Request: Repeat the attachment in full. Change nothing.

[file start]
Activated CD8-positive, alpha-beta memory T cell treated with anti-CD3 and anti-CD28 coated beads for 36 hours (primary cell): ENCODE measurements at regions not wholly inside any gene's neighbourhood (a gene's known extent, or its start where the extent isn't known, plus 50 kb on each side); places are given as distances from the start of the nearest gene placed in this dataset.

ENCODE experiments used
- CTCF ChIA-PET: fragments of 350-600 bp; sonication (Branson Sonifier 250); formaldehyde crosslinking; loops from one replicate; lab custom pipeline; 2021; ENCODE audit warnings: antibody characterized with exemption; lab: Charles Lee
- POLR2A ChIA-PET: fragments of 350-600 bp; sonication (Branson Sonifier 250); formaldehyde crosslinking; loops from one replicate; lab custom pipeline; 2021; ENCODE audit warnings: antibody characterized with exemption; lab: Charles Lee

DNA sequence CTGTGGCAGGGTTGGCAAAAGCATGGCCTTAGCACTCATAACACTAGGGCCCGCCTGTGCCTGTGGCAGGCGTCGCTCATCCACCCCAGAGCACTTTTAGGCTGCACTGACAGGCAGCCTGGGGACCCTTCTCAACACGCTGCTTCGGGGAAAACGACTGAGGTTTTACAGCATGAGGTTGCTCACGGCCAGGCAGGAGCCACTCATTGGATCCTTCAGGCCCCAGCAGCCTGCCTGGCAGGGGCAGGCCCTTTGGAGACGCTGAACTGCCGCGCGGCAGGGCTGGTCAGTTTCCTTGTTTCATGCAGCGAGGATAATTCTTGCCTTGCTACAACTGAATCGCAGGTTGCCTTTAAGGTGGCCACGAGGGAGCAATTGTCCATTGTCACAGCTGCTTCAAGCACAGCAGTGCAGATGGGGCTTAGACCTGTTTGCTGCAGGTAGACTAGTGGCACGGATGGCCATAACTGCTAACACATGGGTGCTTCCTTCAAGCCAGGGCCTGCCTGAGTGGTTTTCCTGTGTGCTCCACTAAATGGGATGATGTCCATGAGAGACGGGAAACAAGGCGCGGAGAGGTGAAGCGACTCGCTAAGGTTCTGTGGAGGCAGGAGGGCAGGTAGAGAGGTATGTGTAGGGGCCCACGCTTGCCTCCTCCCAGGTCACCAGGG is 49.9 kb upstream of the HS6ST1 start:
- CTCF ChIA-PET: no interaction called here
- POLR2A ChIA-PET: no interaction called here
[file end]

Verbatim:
Activated CD8-positive, alpha-beta memory T cell treated with anti-CD3 and anti-CD28 coated beads for 36 hours (primary cell): ENCODE measurements at regions not wholly inside any gene's neighbourhood (a gene's known extent, or its start where the extent isn't known, plus 50 kb on each side); places are given as distances from the start of the nearest gene placed in this dataset.

ENCODE experiments used
- CTCF ChIA-PET: fragments of 350-600 bp; sonication (Branson Sonifier 250); formaldehyde crosslinking; loops from one replicate; lab custom pipeline; 2021; ENCODE audit warnings: antibody characterized with exemption; lab: Charles Lee
- POLR2A ChIA-PET: fragments of 350-600 bp; sonication (Branson Sonifier 250); formaldehyde crosslinking; loops from one replicate; lab custom pipeline; 2021; ENCODE audit warnings: antibody characterized with exemption; lab: Charles Lee

DNA sequence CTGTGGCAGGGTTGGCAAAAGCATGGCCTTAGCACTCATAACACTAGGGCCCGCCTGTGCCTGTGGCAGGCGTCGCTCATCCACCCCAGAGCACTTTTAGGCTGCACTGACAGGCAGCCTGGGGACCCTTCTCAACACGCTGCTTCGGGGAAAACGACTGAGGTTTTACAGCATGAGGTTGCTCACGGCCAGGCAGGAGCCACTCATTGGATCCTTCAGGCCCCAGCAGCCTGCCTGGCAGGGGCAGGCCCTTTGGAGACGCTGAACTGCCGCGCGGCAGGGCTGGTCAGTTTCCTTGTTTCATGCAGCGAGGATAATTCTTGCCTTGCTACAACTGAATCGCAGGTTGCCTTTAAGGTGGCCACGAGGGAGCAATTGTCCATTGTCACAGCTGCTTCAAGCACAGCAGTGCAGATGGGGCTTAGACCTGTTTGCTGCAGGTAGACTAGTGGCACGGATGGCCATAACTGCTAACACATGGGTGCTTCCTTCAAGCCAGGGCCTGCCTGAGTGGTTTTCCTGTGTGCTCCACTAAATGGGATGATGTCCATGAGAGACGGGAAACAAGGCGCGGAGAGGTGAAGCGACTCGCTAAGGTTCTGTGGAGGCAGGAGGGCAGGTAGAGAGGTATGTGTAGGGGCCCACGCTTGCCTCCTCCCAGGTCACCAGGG is 49.9 kb upstream of the HS6ST1 start:
- CTCF ChIA-PET: no interaction called here
- POLR2A ChIA-PET: no interaction called here